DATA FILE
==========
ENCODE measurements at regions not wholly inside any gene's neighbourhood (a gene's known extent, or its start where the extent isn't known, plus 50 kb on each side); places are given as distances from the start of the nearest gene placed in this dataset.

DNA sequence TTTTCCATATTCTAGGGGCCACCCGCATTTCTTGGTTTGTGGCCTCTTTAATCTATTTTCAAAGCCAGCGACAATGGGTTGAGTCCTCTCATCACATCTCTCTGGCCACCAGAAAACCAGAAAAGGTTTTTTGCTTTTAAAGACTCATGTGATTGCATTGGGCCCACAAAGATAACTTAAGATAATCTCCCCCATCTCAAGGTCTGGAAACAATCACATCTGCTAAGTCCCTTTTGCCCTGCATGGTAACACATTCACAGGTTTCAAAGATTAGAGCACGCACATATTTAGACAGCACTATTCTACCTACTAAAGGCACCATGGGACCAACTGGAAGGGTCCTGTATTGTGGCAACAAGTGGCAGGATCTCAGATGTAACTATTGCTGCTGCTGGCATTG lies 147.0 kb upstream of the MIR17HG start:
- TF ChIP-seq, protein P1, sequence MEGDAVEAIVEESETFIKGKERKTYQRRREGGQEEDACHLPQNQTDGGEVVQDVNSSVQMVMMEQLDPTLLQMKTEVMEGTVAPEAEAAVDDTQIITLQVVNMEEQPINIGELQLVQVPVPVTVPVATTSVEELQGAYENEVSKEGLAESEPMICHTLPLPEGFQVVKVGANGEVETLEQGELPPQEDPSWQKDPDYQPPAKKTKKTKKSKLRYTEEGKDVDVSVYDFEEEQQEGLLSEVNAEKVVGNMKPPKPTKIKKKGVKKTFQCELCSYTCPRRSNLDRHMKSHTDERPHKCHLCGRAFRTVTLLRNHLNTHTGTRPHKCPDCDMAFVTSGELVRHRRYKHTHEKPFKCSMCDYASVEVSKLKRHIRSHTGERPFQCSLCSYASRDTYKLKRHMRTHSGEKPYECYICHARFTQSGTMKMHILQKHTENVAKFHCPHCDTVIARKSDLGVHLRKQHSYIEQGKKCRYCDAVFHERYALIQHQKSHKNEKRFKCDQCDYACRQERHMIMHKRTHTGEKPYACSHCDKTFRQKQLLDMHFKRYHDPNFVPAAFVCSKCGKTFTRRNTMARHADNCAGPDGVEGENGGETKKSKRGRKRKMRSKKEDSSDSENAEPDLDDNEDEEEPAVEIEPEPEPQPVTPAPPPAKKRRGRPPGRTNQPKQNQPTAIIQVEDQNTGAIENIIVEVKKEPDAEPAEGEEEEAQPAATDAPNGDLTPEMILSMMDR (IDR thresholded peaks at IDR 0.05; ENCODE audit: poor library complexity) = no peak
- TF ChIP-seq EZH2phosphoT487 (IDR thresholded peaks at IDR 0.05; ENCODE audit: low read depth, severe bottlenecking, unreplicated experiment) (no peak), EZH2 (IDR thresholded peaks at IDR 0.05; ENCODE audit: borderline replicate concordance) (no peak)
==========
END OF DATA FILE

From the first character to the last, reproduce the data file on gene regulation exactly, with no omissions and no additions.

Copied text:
ENCODE measurements at regions not wholly inside any gene's neighbourhood (a gene's known extent, or its start where the extent isn't known, plus 50 kb on each side); places are given as distances from the start of the nearest gene placed in this dataset.

DNA sequence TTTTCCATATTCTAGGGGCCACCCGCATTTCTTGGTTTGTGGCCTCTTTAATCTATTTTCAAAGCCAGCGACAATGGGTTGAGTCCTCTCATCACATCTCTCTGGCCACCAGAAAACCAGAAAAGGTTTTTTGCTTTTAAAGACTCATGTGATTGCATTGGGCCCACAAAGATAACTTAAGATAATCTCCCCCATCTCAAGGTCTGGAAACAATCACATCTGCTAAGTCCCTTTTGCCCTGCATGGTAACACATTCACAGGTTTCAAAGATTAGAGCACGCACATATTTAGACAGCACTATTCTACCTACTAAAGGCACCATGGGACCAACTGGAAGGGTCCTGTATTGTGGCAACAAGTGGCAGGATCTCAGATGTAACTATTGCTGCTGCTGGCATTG lies 147.0 kb upstream of the MIR17HG start:
- TF ChIP-seq, protein P1, sequence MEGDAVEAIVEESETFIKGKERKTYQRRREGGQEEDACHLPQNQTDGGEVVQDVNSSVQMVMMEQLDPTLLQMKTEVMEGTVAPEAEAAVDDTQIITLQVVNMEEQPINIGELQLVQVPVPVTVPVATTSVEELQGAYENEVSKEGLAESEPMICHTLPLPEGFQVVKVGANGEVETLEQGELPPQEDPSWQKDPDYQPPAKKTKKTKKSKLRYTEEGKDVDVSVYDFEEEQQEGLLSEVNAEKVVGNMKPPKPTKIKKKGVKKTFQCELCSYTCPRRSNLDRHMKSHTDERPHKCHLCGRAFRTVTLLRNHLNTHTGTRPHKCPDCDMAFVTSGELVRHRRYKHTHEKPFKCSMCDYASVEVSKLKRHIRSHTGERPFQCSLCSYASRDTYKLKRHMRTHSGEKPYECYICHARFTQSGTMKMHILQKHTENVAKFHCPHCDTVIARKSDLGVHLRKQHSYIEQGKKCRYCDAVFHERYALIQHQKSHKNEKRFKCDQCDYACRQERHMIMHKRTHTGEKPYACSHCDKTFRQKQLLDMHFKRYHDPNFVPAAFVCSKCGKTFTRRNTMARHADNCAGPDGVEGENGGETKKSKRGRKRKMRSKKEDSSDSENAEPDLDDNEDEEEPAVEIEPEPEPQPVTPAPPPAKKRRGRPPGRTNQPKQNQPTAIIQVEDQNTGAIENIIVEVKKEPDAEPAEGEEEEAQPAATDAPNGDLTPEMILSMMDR (IDR thresholded peaks at IDR 0.05; ENCODE audit: poor library complexity) = no peak
- TF ChIP-seq EZH2phosphoT487 (IDR thresholded peaks at IDR 0.05; ENCODE audit: low read depth, severe bottlenecking, unreplicated experiment) (no peak), EZH2 (IDR thresholded peaks at IDR 0.05; ENCODE audit: borderline replicate concordance) (no peak)